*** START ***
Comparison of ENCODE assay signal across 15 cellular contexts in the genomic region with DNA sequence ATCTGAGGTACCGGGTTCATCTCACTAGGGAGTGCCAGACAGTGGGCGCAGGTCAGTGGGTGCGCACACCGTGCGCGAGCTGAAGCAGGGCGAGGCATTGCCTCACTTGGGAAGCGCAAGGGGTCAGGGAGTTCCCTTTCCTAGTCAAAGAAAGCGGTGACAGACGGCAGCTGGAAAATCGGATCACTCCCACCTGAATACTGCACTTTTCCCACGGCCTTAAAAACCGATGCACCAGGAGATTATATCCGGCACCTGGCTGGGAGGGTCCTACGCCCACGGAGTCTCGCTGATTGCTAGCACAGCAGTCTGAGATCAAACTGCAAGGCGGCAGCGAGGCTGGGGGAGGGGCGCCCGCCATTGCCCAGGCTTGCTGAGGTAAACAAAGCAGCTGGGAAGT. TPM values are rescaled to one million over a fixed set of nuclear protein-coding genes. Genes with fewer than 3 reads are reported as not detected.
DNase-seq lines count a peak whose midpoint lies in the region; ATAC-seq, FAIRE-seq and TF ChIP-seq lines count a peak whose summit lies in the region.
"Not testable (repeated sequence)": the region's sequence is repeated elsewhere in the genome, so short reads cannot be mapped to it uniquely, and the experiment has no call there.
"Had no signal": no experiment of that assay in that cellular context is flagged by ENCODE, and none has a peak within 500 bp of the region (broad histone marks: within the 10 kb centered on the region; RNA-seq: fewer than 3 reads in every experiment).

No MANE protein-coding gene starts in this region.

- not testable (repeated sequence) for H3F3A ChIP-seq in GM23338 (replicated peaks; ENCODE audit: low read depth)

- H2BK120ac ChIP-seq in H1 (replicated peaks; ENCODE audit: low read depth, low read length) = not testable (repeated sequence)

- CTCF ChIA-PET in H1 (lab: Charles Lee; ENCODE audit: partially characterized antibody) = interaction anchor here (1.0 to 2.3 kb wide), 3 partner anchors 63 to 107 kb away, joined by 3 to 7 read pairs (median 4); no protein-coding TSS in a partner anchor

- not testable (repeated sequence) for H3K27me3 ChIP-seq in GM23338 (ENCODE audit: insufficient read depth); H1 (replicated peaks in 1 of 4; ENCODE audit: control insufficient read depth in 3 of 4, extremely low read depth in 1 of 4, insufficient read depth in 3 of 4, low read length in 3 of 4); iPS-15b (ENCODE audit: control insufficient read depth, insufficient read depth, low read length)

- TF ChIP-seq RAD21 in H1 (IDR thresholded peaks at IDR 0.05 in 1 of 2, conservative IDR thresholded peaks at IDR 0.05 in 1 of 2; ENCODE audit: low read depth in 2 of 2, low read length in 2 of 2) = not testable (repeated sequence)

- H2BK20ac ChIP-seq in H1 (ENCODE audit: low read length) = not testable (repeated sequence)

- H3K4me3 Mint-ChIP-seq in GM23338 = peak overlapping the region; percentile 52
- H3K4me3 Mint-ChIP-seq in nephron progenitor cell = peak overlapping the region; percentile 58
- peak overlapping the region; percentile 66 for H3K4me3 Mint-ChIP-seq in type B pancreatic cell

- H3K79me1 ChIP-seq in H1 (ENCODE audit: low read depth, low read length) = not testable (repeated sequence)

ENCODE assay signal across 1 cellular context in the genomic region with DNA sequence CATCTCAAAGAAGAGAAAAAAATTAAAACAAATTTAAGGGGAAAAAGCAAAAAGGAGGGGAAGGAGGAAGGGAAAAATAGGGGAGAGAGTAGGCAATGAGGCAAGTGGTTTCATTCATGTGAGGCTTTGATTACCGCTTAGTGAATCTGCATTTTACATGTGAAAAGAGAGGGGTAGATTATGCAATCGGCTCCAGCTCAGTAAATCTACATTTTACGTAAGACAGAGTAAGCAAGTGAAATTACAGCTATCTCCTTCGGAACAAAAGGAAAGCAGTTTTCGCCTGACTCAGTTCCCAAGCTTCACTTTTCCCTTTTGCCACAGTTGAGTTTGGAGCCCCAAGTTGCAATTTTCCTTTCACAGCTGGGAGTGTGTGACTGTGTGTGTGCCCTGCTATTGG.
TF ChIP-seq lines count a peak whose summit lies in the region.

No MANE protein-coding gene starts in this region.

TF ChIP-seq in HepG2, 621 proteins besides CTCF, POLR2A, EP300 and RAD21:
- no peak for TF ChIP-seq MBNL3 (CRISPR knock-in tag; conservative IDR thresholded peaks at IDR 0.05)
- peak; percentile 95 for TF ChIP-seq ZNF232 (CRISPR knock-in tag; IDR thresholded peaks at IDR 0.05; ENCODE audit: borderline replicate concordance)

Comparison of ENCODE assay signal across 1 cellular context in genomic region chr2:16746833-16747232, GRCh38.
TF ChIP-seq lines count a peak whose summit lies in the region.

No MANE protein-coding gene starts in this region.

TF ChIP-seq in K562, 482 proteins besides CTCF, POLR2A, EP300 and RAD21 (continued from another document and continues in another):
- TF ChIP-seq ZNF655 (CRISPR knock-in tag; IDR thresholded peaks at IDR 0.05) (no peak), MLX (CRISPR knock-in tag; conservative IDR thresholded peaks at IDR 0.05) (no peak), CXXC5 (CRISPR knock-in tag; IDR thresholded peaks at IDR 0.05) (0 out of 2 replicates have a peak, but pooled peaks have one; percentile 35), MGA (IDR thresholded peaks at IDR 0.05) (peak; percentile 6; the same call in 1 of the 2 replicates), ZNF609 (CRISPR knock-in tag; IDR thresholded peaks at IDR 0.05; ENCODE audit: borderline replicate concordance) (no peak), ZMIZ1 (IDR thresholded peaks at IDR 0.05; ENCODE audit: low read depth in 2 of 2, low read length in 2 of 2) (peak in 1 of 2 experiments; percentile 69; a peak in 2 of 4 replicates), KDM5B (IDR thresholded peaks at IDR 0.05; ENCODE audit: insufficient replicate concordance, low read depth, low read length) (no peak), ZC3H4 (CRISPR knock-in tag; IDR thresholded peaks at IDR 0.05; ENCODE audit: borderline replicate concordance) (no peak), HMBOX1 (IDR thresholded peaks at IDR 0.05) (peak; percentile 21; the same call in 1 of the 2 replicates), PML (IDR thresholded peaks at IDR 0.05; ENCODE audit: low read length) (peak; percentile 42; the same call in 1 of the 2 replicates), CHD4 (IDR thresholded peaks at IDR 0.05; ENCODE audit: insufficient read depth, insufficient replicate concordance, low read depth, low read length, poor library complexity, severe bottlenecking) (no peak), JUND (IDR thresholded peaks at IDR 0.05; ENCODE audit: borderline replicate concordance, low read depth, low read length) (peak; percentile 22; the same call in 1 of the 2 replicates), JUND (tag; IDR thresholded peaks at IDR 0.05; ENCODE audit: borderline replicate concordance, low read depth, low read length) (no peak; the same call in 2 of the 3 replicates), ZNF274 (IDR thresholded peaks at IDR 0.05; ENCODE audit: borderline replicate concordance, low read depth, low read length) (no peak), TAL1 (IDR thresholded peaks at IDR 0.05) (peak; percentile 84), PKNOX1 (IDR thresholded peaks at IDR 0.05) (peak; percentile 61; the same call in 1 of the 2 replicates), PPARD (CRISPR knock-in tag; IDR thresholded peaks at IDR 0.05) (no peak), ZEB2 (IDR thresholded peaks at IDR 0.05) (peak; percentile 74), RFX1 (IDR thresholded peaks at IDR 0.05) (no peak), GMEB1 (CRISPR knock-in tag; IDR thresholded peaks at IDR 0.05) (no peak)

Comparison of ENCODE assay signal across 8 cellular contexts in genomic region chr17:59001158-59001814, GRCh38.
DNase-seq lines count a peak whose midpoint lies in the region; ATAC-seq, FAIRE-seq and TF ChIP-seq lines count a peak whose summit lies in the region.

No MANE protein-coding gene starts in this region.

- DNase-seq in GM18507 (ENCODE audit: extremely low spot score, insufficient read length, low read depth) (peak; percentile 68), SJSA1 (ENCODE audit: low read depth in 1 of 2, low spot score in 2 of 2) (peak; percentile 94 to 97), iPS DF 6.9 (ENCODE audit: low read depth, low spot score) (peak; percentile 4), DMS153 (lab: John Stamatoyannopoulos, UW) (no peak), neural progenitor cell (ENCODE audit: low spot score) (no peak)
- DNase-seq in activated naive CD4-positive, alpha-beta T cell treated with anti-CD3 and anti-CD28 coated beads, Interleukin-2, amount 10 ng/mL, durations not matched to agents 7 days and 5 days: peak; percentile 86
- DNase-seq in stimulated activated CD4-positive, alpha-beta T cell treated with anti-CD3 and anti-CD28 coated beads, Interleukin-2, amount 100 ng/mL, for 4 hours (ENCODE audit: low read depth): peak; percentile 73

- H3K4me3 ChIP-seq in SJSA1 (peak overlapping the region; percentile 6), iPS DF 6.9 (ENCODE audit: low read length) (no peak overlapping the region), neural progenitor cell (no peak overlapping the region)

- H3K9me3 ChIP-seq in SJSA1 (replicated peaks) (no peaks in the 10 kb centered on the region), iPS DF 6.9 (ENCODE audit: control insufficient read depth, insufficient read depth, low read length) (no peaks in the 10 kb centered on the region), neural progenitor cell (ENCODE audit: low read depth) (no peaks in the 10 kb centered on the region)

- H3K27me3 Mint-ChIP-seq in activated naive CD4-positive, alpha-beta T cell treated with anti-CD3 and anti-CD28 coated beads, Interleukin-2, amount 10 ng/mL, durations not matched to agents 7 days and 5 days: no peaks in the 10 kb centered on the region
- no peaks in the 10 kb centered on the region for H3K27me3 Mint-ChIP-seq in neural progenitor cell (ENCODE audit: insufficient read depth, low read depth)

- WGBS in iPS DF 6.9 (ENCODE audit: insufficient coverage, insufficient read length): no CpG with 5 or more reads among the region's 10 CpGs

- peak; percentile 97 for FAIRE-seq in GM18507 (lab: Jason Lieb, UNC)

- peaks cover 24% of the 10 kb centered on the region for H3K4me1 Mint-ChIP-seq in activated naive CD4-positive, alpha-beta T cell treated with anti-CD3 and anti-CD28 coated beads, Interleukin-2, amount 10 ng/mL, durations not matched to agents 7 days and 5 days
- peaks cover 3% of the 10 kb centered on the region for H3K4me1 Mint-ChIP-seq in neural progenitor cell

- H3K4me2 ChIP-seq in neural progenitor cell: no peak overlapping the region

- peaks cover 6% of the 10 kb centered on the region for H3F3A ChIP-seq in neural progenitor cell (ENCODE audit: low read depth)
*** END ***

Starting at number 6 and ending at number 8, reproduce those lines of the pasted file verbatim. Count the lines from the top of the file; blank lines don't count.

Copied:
- not testable (repeated sequence) for H3F3A ChIP-seq in GM23338 (replicated peaks; ENCODE audit: low read depth)

- H2BK120ac ChIP-seq in H1 (replicated peaks; ENCODE audit: low read depth, low read length) = not testable (repeated sequence)

- CTCF ChIA-PET in H1 (lab: Charles Lee; ENCODE audit: partially characterized antibody) = interaction anchor here (1.0 to 2.3 kb wide), 3 partner anchors 63 to 107 kb away, joined by 3 to 7 read pairs (median 4); no protein-coding TSS in a partner anchor